Every year there are dozens of other films that you haven't heard of that are just as great -- films that fly under the radar because they didn't have the kind of studio money for distribution that someone like Martin Scorsese has.
'To Die For,' released in 1995, starred Nicole Kidman as a fame-hungry and ruthless local weather girl who hires three dopey teenagers from a high school to murder her husband. The dark comedy was based in part on a true story and told in mockumentary style, and it helped launch the careers of Joaquin Phoenix and Casey Affleck. Now, 18 years later, we take a look back at the cast of the film and see what they're up to these days.
Back in 2000, Will Ferrell was winding down as the star of 'Saturday Night Live' (he would leave after that season ended). He had a series of smaller, supporting roles in movies like 'Austin Powers' and 'Zoolander' but had yet to break through in a leading role. His search for the right project was jumpstarted one night when he was at home, watching an A&E 'Biography' special when he came upon a man who would spark inspiration and change both Ferrell's career and the modern state of comedy forever.
That man, that anchorman, was Mort Crim.
'Little Women,' based on the classic novel by Louisa May Alcott, was released in 1994, and told the story of the March sisters, who grow up under the guidance of their mother during and after the Civil War. While the fictional girls' lives were blossoming, so were the careers of the film's young stars, like Claire Danes, Kirsten Dunst, Winona Ryder and Christian Bale. Nineteen years later, we look back on the cast of this coming-of-age classic and see where they are now.
Disney's musical 'Newsies,' released in 1992, was loosely based on the newsboys strike of 1899 and starred a young Christian Bale as an orphaned teenager who sells newspapers to earn a living. The film featured 12 original songs and an exciting young cast. Although it performed poorly at the box office, the film became a treasured classic, eventually spawning a stage adaptation. Twenty-one years later, we look back at the cast of the film and see what they're up to now.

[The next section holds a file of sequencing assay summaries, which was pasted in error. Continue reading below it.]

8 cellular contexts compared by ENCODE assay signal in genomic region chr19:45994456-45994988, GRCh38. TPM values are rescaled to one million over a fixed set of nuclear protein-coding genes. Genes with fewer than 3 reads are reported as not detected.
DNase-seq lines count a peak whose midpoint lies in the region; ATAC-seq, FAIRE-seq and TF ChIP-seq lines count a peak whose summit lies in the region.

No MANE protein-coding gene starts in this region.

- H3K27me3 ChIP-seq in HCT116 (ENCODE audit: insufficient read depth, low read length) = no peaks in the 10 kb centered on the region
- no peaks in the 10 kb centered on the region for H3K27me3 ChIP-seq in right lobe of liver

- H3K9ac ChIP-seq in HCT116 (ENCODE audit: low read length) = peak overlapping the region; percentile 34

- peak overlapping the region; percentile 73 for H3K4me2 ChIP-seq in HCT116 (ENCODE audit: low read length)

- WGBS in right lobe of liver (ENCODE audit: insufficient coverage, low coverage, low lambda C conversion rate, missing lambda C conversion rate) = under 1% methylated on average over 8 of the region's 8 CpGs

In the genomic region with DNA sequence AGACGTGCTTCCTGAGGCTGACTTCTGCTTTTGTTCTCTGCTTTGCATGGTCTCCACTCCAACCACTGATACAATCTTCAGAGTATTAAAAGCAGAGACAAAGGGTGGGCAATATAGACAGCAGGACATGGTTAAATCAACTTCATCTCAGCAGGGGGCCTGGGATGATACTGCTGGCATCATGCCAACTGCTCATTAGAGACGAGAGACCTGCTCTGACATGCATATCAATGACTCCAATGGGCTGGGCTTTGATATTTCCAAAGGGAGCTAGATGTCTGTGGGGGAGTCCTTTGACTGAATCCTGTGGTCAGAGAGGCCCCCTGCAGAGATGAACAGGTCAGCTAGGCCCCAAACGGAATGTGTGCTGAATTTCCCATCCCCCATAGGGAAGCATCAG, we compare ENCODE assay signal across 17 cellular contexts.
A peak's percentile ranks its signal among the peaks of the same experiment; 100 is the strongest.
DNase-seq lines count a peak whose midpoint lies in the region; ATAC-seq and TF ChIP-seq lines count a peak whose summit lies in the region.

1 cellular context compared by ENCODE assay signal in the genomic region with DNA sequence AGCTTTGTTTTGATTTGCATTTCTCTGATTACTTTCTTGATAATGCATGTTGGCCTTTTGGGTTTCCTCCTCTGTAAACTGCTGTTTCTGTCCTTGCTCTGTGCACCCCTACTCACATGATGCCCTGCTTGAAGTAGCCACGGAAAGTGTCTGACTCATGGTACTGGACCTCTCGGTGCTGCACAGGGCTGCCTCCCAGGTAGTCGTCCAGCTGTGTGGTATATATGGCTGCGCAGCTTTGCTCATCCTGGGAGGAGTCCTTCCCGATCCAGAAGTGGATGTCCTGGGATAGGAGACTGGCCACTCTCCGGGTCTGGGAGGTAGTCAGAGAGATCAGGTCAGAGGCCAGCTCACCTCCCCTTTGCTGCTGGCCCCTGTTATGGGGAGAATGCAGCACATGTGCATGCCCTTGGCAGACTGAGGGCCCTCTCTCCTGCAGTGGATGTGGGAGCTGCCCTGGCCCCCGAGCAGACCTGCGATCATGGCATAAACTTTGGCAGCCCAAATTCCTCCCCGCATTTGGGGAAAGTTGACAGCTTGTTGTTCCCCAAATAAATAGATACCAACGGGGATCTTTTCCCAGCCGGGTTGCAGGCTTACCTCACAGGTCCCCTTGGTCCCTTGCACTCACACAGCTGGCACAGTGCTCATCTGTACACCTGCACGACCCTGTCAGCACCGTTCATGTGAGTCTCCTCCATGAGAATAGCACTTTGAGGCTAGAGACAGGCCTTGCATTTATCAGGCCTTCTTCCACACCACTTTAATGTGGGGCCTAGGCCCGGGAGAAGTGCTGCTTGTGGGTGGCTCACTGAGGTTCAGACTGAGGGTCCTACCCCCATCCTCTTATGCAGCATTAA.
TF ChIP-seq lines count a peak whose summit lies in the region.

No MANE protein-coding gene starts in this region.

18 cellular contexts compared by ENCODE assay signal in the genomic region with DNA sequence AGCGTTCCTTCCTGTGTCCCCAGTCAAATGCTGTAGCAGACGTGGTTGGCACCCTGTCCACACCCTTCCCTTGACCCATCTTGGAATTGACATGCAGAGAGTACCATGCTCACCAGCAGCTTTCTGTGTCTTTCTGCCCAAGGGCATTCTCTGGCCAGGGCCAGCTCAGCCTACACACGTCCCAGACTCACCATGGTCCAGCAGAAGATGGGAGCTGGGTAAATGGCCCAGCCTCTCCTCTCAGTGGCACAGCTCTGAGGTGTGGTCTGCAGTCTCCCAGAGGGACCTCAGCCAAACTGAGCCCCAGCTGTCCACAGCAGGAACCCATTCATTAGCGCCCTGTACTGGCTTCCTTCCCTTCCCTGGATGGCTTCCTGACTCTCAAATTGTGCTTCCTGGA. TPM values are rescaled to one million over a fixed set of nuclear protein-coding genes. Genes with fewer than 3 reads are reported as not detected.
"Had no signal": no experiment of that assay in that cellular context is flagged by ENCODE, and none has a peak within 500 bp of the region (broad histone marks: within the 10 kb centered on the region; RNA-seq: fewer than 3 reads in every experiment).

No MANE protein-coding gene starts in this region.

ScreenCrush’s Comic Strip is a weekly roundup of the hottest superhero movie news items. From Marvel to DC and points in between, if it pertains to costumed comic-book heroes, we’re covering it here, bringing you our expert analysis. This week, Sony preps audiences for Marc Webb’s ‘The Amazing Spider-Man 2,’ which reveals its first full trailer later this week.
‘The Walking Dead’ season 4 shambled out its eighth entry with Sunday’s midseason finale, “Too Far Gone,” but how did it hold up to the comic-book continuity? The Governor made his final assault on the prison, bringing the bloody conflict to a bitter end, so what’s next for ‘The Walking Dead’ as the fourth season continues?
As AMC’s incarnation weaves in and out of storylines from the books and adds its own original characters and developments, we’ve compiled an in-depth guide for fans of the comic as well as AMC’s ‘The Walking Dead’ to enjoy! Check all the comparisons we found, and let us know your thoughts on ‘The Walking Dead’ season 4 episode 8, “Too Far Gone,” in the comments below!
Recently, Fox screened the new director’s extended cut of ‘The Wolverine’ and hosted an interview with the film's director, James Mangold. Aside from the added 12 minutes of additional scene and violence, the extended cut highlights 2013 as the year Hollywood finally cracked how to make great comic-book movies. Though there has been amazing films made from the pages of Marvel and DC -- this year produced ‘Iron Man 3,’ ‘Thor: The Dark World,’ ‘Man of Steel’ and ‘The Wolverine’ -- what makes these so special is how they've been informed by previous cinematic misfires.